How High Standard Education Is Fuelling a Booming Second Passport Industry

With public school fees reaching anything up to £30,000 a year, many independent day and boarding schools have already diversified from their traditional British middle class base in favour of plugging into the needs of the ultra-wealthy global elite. Indeed, a UK education for a foreign national is something of a highly prized commodity.

Although the Independent Schools Council has recently reported a slight decrease in applications from UK families for public school places, the number of applications from foreign families are on the up. According to latest statistics, just over 5% of children currently attending public schools are foreign-born, with parents who live overseas. Of these children, the biggest proportion are of sixth-form age and reside predominantly in boarding schools.


Who’s most interested?

With business becoming increasingly global, the chance for children of high net worth individuals to mix with people from a diverse range of nationalities is very appealing. Many high performing independent British schools in fact launch recruitment drives in countries boasting a progressively affluent middle-class, such as China, Turkey and Russia.

Chinese students represent the largest proportion of overseas pupils at UK public schools by a sizeable proportion; in fact it has increased by over 190% over the past ten years.


Brexit and the weakening pound

Quality of life and access to the highest quality educational establishments are key drivers in pushing demand for a British education. Although Swiss, Australian and US private schools and universities all attract students from abroad, the private boarding schools of the UK are still regarded as the “gold standard”. This has meant a rush of applications for top British public schools from the globe’s richest families, particularly following the weakening of sterling since the referendum on EU membership in 2016. It’s effectively meant that the devalued pound means private education in Britain has become increasingly competitive.


So what’s the problem?

Essentially the issue is that visa applications can be long-winded, especially if the applicant has less than fluent English writing skills. Whilst the process itself is unavoidable, individuals will want to give themselves the very best chances of success first time.

At the time of publishing, citizens from China, Turkey and Russia do not have the ability to travel to the UK without a visa. The rules for obtaining a visa for entry into the UK are understandably draconian and can represent a sizeable barrier for individuals from those countries coming here to work and study.Therefore, anything that makes an applicant appear more favourable to the UK government can help to boost their chances of acceptance for a visa.

For example, applying from China for a UK tourist visa is a difficult process. Applicants must prove that they are coming to UK simply to travel, study and spend money, not to remain here.To prove to the UK government that an applicant’s intentions are honest, it is vital that they demonstrate a stable income and lifestyle in China. A host of supporting documents are essential, particularly the financial ones. In addition, applicants must also provideall previous travel documents (for example any expired passports showing old visas), a detailed study and/or employment history, a census form and – if self-employed – proof of business type and income.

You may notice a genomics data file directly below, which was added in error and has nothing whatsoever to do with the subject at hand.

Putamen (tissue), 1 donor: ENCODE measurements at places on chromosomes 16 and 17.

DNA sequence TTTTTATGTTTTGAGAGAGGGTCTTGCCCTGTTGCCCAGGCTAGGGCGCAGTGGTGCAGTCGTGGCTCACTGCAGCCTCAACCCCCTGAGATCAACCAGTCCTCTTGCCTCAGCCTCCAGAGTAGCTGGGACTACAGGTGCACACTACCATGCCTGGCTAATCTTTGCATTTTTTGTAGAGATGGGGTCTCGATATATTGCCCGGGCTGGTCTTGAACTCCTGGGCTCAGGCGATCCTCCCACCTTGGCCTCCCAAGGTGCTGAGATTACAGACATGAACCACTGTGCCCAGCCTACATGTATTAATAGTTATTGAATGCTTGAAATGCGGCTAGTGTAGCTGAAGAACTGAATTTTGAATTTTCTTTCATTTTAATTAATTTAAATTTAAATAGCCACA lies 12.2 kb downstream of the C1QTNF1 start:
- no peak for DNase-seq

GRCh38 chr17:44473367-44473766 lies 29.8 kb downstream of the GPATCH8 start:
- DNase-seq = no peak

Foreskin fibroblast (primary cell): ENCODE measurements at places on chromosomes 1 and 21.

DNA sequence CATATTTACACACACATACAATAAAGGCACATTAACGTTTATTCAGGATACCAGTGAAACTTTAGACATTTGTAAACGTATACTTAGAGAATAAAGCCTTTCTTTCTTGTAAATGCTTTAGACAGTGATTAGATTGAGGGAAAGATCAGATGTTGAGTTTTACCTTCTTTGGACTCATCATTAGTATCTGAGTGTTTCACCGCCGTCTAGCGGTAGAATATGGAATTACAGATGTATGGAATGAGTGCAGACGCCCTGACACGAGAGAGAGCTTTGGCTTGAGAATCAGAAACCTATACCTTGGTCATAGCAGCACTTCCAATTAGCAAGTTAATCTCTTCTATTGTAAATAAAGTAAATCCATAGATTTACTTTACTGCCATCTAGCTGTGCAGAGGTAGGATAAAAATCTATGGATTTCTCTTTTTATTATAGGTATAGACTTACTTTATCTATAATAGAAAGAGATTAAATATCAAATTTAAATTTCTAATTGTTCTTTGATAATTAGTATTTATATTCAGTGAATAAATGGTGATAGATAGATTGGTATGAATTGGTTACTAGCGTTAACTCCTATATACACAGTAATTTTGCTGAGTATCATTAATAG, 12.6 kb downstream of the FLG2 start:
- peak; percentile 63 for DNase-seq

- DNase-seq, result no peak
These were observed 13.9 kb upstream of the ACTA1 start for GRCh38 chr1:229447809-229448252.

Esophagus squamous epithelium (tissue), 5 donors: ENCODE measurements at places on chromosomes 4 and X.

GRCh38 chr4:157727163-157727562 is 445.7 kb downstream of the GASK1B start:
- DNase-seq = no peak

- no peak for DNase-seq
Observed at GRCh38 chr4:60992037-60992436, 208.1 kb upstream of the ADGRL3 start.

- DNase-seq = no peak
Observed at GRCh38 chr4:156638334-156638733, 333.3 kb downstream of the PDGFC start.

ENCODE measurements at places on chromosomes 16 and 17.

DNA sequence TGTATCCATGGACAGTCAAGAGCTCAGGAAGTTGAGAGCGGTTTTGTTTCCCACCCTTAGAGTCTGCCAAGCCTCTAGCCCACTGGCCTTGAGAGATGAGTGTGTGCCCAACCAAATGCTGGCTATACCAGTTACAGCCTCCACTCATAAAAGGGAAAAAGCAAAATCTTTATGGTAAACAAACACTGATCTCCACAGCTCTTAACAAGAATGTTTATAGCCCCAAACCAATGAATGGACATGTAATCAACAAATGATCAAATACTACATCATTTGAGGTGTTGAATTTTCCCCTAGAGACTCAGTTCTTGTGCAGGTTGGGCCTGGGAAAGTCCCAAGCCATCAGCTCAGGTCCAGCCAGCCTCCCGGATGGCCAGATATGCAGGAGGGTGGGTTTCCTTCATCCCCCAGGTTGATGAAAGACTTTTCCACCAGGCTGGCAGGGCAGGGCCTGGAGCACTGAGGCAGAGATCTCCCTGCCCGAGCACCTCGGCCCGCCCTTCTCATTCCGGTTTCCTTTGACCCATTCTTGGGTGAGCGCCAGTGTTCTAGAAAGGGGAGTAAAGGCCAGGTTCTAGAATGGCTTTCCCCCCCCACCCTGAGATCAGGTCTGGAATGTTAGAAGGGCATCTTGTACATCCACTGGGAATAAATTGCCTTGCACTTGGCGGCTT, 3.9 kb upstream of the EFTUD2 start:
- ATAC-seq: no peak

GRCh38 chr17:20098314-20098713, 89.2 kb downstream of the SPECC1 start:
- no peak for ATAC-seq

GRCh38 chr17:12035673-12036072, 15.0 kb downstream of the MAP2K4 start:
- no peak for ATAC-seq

All documents must be translated into English before being officially certified.

This whole process of preparing and translating the documents, correctly submitting them and then attending the visa application centre in China in person (run by UK Visas and Immigration) generally takes aroundone month. Indeed, the visa itself costs around £100 and success is by no means guaranteed.For citizens of other countries such as Russia and Turkey, the process is very similar.

Essentially, the application process for UK visitor, study or residence visas cannot be avoided and each application is judged on its own merits. But high net worth individuals in particular can make sure they present themselves in the very best light to give the highest chance of success, making second citizenship in particular very appealing.


How can second citizenship by investment help?

Obviously the UK immigration laws are binding and ultimately take full precedence. Students must, in any case, apply for a visa to come to the UK from abroad to study, whatever their financial or educational background. However, whilst circumventing the UK immigration process altogether is rightly impossible, gaining citizenship of certain third party nations has been regarded by many to potentially boost an applicant’s success. Not only does second citizenship bring with it a wealth of benefits, it means an applicant can better demonstrate high financial solvency and that they are of good character. It must be noted though that the only way to gain permanent residence in the UK is to apply for a residence visa and, as mentioned, young people wishing to study here will still need a student visa.


A passport to opportunity

Given that a child’s education can span anything up to 16 years or more, many parents from around the world see UK private education as a long term commitment. Enrolling a child into a British public school is, for many families, about much more than financial investment; it’s an investment into their future. Indeed, with the majority of high net worth individuals from abroad appearing unfazed by the impact of Brexit, the UK is still regarded as a global educational exemplar. With the chance for their children to study in the UK, learn English and gain educational experience critical to their social and financial standing, applications from abroad are booming.


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